Stephen Ross to pay for renovations

MIAMI -- One year after a failed attempt for public funding, Miami Dolphins owner Stephen Ross is expected to announce his plans to invest up to $400 million of his own money to renovate Sun Life Stadium, a league source confirmed to ESPN.com Monday.

The Associated Press first reported Ross' intentions.

Ross' goal is to make South Florida a destination again for major sporting events, including the Super Bowl. Ross was not happy last year when the Florida state government in Tallahassee prevented a public vote for outside funding. Therefore, Miami's owner took matters into his own hands.

Ross, who owns the stadium, has decided to pay for the project himself because applications for the 2018 Super Bowl are due in August and he wants to get the process started, the person said. Renovations will include a partial canopy to shade seats that are now exposed, installing new seats and moving others closer to the field, and improving club-level parking.

Until now, Ross was unwilling to foot the entire bill himself, although he said improvements to the 27-year-old multipurpose stadium were badly needed to bring the Super Bowl back to Miami.

The total cost is expected to be $350 million to $400 million, the person familiar with the situation said. Ross is talking with Miami-Dade County mayor Carlos Gimenez about the plan, the person said.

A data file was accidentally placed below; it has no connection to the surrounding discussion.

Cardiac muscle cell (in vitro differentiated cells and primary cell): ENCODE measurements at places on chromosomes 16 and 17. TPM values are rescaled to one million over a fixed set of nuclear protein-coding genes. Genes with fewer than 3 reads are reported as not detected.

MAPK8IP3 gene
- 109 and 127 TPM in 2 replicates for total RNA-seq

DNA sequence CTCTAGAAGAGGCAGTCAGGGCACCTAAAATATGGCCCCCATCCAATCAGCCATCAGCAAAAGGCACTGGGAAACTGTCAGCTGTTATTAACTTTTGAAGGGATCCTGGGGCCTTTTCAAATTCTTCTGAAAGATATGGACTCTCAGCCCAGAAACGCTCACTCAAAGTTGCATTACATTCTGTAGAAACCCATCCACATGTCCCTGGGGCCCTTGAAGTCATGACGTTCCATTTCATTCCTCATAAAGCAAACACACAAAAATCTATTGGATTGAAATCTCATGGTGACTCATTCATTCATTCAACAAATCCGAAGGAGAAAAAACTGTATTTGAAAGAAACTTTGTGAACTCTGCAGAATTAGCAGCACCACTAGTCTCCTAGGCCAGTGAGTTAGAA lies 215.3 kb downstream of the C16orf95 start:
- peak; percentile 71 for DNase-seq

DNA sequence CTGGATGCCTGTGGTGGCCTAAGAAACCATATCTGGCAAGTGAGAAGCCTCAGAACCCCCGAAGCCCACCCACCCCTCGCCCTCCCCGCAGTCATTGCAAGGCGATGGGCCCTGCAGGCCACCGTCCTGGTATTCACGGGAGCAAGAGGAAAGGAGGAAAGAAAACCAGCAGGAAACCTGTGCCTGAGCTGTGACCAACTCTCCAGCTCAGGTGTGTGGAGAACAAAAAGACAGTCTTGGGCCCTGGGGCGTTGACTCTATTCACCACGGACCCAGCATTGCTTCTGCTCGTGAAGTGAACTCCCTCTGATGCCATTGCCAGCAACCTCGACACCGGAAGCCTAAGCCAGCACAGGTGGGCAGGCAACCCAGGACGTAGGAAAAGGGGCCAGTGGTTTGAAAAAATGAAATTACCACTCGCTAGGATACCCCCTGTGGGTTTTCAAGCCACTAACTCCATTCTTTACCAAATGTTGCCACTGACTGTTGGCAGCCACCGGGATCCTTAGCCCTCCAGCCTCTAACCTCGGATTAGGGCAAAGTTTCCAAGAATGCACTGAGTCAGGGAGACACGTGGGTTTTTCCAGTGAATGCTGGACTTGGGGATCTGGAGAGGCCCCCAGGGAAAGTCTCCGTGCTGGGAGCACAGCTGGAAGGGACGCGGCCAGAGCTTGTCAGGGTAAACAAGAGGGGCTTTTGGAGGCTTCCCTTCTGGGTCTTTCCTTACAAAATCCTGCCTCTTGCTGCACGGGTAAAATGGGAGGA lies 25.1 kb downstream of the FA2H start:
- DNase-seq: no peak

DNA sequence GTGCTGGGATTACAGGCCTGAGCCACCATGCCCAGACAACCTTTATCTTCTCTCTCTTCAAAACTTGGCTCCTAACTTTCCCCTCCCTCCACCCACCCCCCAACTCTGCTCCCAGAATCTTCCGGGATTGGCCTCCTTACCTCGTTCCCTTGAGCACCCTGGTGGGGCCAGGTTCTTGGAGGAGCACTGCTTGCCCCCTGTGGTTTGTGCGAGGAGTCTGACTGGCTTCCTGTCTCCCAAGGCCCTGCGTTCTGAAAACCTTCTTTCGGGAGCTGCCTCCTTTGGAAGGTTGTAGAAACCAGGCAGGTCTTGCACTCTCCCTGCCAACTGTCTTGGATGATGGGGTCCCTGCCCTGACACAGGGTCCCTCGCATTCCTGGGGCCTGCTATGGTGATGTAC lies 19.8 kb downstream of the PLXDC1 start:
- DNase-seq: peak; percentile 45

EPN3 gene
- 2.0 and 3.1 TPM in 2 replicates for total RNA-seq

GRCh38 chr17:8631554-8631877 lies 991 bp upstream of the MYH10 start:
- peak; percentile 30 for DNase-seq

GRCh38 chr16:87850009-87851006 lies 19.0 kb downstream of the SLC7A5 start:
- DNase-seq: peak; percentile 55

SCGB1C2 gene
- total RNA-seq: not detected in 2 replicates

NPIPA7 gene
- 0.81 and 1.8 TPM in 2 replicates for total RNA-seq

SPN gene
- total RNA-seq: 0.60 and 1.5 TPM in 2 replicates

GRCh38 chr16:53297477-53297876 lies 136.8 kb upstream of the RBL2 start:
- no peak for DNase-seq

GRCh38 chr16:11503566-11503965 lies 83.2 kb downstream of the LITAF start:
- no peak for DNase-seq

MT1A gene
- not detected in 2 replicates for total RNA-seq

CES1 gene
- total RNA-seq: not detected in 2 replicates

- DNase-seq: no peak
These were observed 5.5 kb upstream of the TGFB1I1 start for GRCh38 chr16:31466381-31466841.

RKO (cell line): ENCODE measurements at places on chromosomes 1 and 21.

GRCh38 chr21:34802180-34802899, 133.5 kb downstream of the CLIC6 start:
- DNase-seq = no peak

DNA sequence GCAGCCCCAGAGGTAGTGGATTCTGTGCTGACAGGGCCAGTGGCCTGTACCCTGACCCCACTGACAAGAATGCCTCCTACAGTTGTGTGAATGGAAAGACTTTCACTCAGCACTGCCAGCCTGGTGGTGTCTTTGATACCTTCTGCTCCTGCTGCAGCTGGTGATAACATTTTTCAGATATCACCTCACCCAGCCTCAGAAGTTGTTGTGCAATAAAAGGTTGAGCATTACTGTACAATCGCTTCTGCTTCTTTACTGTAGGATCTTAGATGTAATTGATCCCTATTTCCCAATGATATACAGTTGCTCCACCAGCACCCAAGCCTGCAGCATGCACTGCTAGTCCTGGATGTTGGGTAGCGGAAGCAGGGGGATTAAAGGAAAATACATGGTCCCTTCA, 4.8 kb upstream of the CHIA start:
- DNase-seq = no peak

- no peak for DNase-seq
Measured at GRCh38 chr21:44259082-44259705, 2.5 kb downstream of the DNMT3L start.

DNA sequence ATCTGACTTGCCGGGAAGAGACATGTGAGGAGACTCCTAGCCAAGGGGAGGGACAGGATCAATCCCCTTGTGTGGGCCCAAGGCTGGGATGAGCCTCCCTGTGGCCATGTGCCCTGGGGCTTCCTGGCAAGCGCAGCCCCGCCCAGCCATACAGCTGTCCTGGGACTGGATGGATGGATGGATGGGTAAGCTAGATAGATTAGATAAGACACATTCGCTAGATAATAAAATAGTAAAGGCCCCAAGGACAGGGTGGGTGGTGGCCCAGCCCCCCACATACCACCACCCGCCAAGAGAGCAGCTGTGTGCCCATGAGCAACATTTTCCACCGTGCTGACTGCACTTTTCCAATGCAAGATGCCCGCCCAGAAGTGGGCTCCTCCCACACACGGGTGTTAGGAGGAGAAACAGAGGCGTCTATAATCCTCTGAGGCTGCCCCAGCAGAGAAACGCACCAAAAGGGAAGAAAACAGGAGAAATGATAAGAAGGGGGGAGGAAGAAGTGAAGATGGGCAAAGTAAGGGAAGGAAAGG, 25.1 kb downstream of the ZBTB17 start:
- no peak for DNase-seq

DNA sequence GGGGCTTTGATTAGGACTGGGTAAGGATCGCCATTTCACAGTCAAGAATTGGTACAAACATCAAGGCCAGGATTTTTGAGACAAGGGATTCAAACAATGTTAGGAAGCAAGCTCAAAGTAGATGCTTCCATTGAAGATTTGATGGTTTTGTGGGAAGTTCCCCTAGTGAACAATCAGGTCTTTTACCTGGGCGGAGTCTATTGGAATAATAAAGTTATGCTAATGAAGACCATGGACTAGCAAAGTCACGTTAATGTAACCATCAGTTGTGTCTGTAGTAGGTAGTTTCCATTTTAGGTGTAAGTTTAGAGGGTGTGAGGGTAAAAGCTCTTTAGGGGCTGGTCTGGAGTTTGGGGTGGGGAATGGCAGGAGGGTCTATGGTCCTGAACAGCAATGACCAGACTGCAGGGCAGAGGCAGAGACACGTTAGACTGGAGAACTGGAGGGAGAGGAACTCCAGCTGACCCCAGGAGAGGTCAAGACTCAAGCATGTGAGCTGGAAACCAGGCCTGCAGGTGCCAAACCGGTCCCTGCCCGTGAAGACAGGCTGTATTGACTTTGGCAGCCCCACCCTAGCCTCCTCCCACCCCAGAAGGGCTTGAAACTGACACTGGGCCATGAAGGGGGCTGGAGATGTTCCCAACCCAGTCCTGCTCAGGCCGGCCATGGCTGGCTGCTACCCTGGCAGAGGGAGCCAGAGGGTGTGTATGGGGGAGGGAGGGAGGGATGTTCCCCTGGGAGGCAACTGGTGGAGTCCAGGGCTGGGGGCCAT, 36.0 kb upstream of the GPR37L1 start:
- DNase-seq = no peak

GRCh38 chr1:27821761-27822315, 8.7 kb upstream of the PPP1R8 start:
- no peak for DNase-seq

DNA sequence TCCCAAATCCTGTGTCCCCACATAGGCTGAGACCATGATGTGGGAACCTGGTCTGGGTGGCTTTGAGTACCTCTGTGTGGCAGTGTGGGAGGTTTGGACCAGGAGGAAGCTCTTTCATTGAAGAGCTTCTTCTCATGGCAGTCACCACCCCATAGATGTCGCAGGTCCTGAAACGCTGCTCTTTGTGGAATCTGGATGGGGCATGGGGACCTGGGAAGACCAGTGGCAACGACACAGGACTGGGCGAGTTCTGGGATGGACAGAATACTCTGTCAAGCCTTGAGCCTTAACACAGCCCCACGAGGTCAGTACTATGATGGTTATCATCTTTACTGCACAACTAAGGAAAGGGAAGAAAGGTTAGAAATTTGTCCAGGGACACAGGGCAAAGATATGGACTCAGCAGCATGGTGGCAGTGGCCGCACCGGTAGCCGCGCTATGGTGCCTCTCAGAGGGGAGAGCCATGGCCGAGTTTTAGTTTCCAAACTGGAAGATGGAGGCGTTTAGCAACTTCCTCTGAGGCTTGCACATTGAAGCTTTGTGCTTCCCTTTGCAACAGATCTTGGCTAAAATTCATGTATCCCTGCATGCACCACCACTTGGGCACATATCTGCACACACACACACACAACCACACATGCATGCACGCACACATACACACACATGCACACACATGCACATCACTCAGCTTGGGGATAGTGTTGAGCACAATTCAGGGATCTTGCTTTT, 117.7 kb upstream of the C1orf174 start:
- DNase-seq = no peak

The NFL declined to comment, and Gimenez's office had no immediate comment.

Last year, the Dolphins said they were heavily in debt and one of the NFL's most-leveraged teams, making upgrades impossible without taxpayer help. Ross sought up to $379 million in county and state tax money for the project, but his proposal was rejected by the Legislature. That removed South Florida from contention for the 50th Super Bowl.

NFL commissioner Roger Goodell has said the upgrades would help keep South Florida competitive in Super Bowl bidding.

The region has hosted the game 10 times, most recently in 2010, and league owners love the destination. But the aging multipurpose stadium has made it difficult for South Florida to compete with more modern NFL stadiums.

Joe Robbie built the stadium with his own money for $115 million, and former owner Wayne Huizenga spent $250 million on renovations in 2007. Ross' proposal last year called for adding about 3,600 seats close to the field, along with a partial canopy roof to shield fans from sun and rain.

Information from The Associated Press was used in this report.